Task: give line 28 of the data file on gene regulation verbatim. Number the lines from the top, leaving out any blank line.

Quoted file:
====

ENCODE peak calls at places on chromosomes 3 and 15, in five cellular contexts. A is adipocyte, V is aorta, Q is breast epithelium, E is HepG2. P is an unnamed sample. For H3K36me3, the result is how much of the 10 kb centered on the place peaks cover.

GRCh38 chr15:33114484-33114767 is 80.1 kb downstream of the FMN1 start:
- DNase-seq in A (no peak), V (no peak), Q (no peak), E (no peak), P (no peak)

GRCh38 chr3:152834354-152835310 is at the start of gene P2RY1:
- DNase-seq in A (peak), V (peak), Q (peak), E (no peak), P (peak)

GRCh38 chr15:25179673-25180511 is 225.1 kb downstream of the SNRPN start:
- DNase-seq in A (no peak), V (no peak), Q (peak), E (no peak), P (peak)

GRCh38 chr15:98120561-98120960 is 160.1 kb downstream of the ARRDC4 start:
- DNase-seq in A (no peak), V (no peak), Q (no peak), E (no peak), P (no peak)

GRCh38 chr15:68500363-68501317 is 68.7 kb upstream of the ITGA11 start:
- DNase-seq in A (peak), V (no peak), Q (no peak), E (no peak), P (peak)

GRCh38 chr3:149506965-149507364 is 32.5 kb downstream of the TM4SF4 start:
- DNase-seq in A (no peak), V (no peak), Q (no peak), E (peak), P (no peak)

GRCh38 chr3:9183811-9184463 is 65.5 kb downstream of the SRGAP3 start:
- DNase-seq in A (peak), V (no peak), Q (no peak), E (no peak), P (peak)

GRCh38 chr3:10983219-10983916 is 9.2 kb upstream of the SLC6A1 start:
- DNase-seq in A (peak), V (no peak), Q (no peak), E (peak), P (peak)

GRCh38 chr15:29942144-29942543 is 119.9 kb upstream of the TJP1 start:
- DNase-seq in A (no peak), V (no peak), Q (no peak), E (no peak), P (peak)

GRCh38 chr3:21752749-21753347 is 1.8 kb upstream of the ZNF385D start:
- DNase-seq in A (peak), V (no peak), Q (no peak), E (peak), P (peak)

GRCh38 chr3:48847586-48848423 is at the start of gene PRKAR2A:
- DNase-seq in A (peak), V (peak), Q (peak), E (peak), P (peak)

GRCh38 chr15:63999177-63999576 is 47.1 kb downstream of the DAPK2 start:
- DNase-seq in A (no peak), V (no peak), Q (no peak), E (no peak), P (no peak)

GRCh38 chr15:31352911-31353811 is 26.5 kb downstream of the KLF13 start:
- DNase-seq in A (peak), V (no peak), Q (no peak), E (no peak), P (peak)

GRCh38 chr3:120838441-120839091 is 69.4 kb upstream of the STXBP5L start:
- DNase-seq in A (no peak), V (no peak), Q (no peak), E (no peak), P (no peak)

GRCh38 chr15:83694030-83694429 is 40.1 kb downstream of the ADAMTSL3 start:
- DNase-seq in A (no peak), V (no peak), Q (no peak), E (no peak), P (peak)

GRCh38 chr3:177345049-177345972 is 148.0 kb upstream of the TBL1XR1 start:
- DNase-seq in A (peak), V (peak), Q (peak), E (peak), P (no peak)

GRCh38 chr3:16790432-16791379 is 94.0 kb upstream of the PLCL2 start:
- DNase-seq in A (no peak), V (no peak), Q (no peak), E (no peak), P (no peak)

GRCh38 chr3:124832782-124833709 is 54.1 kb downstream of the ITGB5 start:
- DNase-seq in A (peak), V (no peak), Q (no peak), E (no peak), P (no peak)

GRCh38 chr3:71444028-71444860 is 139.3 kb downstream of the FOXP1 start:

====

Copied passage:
GRCh38 chr3:120838441-120839091 is 69.4 kb upstream of the STXBP5L start: